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Arbitration Will Not Shield Bad Faith Claims

By July 11, 2014Insurance Blog
William Hoang

William Hoang

In a recent California decision, the court in Maslo v. Ameriprise Auto & Home Ins. (2014) 2014 Cal.App. LEXIS 564 held that an insured can pursue a bad faith claim against an insurer when the insurer failed to investigate and evaluate the insured’s uninsured motorist claim, and instead insisted that the insured arbitrate the claim.

In Maslo, the insured filed a claim for uninsured motorist benefits seeking the policy limits under his uninsured motorist coverage. In response, the insurer demanded arbitration. An arbitrator awarded the insured less than the policy limits and the insured thereafter filed a bad faith action against the insurer, arguing that the insurer breached the implied covenant of good faith and fair dealing by forcing the insured to arbitrate his claim without fairly investigating, evaluating and attempting to resolve it.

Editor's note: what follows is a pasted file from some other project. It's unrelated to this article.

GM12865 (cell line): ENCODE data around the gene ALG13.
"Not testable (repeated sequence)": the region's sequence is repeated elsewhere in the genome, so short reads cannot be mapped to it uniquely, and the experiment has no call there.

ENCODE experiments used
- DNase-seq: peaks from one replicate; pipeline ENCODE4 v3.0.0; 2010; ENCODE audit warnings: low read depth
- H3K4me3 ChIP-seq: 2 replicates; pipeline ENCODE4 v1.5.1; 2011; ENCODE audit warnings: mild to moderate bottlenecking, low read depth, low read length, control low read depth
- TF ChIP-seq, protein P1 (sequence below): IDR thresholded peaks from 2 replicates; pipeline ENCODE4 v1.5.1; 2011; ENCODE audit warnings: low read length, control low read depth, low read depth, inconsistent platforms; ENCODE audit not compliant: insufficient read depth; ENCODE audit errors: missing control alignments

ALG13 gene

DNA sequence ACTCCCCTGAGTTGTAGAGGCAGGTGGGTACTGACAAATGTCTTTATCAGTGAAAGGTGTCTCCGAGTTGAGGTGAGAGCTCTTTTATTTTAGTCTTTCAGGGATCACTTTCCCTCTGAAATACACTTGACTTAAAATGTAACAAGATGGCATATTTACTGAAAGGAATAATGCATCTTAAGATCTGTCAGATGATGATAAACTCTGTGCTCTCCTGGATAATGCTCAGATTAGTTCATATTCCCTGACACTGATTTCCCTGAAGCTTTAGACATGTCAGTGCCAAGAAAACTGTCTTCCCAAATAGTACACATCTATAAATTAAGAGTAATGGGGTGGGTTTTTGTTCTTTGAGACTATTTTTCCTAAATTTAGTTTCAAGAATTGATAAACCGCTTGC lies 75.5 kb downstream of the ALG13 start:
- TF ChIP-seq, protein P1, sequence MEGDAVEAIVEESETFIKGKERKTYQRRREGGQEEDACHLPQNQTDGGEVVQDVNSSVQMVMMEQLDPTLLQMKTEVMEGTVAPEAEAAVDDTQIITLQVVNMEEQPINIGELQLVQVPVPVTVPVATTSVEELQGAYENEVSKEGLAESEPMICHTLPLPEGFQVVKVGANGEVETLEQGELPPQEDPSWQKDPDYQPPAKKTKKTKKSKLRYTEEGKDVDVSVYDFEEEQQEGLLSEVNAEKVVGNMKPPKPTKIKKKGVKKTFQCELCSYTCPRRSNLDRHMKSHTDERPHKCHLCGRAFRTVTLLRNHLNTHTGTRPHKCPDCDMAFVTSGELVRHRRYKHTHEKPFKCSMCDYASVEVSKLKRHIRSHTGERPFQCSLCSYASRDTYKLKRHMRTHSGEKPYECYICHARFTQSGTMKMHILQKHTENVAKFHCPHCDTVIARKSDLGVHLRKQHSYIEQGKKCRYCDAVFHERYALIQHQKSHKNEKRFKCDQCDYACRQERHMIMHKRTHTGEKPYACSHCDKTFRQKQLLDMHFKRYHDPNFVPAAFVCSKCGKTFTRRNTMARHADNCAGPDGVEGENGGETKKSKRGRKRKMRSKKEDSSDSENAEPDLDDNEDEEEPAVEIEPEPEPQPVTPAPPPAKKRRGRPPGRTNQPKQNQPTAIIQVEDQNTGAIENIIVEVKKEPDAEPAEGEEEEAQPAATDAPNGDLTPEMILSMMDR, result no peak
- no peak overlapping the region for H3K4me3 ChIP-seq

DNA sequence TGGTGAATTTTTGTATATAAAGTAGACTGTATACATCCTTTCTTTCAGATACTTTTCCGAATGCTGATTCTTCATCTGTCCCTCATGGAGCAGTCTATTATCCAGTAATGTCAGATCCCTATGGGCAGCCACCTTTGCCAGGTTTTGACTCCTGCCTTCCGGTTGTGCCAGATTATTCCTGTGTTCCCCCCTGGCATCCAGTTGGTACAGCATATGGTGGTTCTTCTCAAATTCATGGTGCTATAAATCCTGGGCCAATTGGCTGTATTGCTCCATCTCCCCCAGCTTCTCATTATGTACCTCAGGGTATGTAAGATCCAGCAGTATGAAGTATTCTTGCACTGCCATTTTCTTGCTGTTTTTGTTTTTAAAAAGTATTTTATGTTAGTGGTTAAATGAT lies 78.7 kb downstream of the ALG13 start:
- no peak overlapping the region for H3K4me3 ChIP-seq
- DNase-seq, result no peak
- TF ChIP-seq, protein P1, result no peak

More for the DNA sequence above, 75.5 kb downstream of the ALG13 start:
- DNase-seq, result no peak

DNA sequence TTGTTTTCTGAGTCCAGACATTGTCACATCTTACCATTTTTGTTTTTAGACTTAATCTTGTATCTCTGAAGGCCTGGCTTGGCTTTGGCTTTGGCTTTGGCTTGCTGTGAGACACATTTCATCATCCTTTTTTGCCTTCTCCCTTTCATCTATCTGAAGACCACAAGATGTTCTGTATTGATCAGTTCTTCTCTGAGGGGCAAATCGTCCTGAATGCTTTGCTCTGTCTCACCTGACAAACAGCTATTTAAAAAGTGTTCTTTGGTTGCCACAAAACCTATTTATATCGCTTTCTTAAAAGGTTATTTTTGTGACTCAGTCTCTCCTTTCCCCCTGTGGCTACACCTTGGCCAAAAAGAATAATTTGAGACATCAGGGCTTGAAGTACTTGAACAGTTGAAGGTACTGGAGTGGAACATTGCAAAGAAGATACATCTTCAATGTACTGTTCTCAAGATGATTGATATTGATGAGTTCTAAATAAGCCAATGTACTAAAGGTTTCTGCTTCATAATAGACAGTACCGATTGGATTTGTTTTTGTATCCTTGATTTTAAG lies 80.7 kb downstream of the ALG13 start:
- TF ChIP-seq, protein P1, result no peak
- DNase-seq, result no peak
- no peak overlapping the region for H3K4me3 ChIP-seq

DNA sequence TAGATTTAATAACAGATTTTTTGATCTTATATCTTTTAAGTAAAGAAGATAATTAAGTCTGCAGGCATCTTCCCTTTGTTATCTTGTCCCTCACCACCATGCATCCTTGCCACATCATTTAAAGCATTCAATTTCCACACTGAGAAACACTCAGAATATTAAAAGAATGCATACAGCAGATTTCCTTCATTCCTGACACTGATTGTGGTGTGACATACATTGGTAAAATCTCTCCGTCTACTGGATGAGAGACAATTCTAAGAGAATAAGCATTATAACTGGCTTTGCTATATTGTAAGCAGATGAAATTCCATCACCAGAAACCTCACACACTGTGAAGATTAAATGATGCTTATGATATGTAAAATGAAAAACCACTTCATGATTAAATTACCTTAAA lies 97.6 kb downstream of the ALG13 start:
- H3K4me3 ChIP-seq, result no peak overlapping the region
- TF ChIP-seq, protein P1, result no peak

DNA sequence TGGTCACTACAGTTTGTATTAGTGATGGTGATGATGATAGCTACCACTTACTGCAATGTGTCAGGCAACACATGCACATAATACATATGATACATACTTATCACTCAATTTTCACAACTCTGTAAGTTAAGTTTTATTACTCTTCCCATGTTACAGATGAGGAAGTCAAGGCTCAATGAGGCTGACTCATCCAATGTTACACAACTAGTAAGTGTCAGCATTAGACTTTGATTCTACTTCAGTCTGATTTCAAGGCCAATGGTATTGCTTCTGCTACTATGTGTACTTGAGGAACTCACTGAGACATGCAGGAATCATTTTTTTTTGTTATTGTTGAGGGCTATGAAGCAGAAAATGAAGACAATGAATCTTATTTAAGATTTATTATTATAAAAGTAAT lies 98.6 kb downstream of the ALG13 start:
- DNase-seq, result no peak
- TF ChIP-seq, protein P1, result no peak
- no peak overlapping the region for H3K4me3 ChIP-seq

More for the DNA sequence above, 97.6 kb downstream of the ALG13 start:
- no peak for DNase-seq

The insurer argued that its right to resolve a disputed claim through arbitration relieved it of its statutory and common law duties to fairly investigate, evaluate and process the claim. The insurer further argued that in the absence of a genuine dispute arising from an investigation and evaluation of the insured’s claim, the insurer may escape liability for bad faith simply because the amount ultimately awarded in arbitration was less than the policy limits or the insured’s initial demand.

The Court of Appeal rejected the insurer’s arguments and ultimately held that an insurer may be liable for bad faith in failing to attempt to effectuate a prompt and fair settlement (1) where it unreasonably demands arbitration, or (2) where it commits other wrongful conduct, such as failing to investigate a claim.

This decision favors policyholders as it holds insurers accountable to fairly investigate and evaluate claims even though arbitration might be a preferred method for resolving an insurance claim. Moreover, insurers will not be shielded from bad faith claims merely by invoking the right to arbitrate.